Dr. Richard Jahna, AWC professor of English, has his steamer trunk packed and ready.
Well, his rolling suitcase, anyway. He'll be heading to India for the Fall 2014 semester to teach and conduct research, having become only the second AWC professor ever to win a coveted Fulbright Scholarship.
The Fulbright Scholar Program is administered by the Council for International Exchange of Scholars (CIES) -- the United States flagship academic exchange effort on behalf of the United States Department of State.
According to CIES website, http://www.cies.org/, "The core Fulbright Scholar Program attracts some 800 U.S. faculty and professionals each year to 140 countries to lecture, teach and conduct research. An equal number of academics and professionals from overseas visit the United States each year under a Fulbright Scholar grant.
"This global reach and extensive expertise have earned CIES the reputation of a world class organization superbly knowledgeable of and connected to the scholarly community around the world."
A culturally important story
Last summer Jahna spent six weeks teaching at a boarding school in India and working on his Fulbright application, a long process requiring recommendations, an outline of the purposed project and a sample syllabus. He will be hosted in Fall by the University in Ranchi in the state of Jharkhand, where he will be recording the historical movement of young Indians and their experience in navigating the New India.
India is an important economic and technological force in the 21st Century, so their story will be historically important. The young people are in a great transition period between traditional values and cultural expectations as they are now influenced by Western popular culture through movies, music and clothes.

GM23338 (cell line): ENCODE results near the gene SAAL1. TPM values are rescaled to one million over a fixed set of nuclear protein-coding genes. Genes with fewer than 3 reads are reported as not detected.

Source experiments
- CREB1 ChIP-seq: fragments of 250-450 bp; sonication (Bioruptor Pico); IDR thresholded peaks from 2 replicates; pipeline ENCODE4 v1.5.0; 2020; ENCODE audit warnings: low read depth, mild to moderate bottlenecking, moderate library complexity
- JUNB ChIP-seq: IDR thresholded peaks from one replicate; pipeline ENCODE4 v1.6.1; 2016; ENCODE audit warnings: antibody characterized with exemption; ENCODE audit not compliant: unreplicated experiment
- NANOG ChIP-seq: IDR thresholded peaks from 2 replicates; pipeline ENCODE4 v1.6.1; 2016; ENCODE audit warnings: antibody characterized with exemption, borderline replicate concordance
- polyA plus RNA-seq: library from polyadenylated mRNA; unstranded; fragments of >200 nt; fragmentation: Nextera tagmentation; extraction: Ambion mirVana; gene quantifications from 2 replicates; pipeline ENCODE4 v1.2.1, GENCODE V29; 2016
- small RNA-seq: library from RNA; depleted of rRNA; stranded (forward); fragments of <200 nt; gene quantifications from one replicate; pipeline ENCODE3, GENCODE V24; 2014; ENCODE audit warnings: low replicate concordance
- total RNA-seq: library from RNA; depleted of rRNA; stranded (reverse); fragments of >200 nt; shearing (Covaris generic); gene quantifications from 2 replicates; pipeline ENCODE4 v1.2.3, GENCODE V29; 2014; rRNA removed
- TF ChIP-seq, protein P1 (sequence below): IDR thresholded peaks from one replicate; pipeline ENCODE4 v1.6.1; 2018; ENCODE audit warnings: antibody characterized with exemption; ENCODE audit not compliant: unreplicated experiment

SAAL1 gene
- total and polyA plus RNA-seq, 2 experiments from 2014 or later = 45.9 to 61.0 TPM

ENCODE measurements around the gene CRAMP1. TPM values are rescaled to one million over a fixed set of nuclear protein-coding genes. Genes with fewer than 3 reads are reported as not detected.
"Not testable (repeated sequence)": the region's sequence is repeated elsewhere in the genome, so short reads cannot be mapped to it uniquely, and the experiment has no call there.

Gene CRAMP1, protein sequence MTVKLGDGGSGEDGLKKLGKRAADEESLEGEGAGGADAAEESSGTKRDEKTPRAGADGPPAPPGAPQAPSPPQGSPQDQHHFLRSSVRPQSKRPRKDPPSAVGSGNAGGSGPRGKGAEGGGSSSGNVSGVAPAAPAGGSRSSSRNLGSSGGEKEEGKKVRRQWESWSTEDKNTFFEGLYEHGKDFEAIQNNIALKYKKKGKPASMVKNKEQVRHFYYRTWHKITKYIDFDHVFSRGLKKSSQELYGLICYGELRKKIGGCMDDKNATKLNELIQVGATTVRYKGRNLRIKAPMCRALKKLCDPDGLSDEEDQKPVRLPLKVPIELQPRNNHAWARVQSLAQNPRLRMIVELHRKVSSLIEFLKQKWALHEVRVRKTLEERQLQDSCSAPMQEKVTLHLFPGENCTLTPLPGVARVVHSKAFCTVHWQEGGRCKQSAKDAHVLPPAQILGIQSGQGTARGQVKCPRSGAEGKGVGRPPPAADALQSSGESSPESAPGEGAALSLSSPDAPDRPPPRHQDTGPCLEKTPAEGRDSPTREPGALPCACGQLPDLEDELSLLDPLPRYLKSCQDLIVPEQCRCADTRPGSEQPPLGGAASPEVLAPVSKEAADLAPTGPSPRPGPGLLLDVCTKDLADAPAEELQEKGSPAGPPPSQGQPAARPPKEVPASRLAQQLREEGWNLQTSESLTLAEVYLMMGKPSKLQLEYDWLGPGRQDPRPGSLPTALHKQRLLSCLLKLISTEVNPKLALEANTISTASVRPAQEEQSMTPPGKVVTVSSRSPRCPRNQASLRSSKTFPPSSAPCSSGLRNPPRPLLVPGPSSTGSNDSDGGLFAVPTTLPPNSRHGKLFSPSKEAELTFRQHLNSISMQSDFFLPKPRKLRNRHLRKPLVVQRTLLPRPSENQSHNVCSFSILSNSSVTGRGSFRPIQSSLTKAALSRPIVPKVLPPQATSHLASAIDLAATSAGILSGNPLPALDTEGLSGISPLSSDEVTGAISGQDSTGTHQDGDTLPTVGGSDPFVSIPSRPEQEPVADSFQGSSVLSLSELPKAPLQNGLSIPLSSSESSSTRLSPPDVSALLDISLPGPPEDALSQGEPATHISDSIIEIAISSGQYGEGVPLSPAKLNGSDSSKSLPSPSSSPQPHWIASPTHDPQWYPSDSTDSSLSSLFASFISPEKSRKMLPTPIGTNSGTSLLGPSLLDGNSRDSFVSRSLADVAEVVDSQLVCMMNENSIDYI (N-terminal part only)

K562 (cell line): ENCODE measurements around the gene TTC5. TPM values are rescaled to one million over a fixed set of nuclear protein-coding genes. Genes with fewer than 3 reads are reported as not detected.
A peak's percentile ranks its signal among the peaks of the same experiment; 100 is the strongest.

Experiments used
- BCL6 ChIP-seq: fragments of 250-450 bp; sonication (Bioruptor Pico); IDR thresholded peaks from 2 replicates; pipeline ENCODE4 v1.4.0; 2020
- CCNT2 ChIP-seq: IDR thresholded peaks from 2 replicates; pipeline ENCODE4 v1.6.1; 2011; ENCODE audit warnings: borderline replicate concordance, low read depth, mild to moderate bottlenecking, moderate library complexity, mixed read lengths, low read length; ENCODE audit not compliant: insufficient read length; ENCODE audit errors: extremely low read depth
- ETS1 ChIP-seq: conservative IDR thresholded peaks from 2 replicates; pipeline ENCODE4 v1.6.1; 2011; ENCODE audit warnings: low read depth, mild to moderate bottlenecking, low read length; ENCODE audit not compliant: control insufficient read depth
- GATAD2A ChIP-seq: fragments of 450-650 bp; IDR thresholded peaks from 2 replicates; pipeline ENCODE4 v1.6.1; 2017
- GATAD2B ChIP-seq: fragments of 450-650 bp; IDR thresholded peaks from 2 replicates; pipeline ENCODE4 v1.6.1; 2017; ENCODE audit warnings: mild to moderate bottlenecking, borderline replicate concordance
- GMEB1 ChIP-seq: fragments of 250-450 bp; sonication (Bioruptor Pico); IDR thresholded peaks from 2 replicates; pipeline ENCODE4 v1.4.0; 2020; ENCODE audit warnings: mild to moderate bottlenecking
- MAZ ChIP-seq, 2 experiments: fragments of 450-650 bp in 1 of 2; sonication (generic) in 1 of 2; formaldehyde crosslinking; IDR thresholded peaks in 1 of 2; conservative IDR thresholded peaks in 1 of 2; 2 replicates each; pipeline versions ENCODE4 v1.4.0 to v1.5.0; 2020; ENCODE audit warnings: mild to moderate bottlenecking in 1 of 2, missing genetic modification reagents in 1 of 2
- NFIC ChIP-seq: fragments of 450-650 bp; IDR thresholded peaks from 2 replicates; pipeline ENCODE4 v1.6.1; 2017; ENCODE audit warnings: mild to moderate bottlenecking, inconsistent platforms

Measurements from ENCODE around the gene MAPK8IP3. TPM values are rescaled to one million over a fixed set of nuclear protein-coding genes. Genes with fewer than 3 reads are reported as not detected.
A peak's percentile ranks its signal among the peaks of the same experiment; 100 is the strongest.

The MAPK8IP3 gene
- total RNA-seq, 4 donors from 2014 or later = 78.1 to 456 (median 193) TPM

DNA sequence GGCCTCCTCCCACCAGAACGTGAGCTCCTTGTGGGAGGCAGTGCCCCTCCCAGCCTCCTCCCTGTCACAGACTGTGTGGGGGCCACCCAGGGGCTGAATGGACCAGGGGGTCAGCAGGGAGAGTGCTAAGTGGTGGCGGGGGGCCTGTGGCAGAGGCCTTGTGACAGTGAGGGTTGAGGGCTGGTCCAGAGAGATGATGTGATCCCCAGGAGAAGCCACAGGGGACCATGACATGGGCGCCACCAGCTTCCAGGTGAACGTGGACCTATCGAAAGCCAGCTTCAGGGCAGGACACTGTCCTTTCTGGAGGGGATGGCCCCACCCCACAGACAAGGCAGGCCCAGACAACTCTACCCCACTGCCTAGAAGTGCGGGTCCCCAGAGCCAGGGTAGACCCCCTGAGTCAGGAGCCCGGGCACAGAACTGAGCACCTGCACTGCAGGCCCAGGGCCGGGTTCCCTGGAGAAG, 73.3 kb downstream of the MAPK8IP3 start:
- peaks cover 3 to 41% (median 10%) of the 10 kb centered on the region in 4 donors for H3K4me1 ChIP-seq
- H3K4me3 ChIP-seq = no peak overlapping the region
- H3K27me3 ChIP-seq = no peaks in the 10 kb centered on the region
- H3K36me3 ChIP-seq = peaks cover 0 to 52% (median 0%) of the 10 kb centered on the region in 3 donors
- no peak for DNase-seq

An important aspect of this change is the role of women, as there is a loosening of traditional gender roles for young people. Jahna notes that the young people are very optimistic for their future. It is this landscape of changing cultural adaptation and the friction that such changes can cause that he will have his students analyze and write about.
A youthful dream
Jahna has been inspired to write since the tenth grade, when he started his first science fiction story. He grew up in the South listening to an older generation tell stories of events past and current, real and imagined.
Jahna has had several short stories and poems published in literary journals. The short story collection he wrote for his Master in Fine Arts (MFA) thesis, True Kin, also has been published, and the critical introduction to his doctoral thesis will be published soon. He hopes to have the novel he wrote as his dissertation published by the end of the summer.
Like many students, Jahna started college still searching for his career path. He eventually realized that what he enjoyed the most was literature and writing. In 2003 he earned his Master's in Literature and went on to earn a MFA in Creative Writing. In 2012 he received his Doctorate in Creative Writing from the University of Louisiana in Lafayette.
Receiving a Fulbright scholarship, Janha says, enhances his own literary journey as well as his academic career. He looks forward to publishing the anthology of his students writing. During his time in India he will also be working on another novel.
Words of wisdom
Jahna's best advice for students is to travel whenever the opportunity arises.
"One great things about travel is it takes you out of your comfort zone," says Jahna. "Travel forces you to shuffle your preconceptions and to think about things in a new way. When you are able to travel with a project in mind or with an educational objective, you are able to gain the individual enrichment from immersing in another culture.
"You are also able to bolster your resume," he adds.
Jahna also stated that students should know that the Fulbright scholarship is available for recent college graduates as well as established academicians, "so plan ahead."
Dr. Richard Jahna, AWC Professor of Literature.
Photo by Zachary Zdon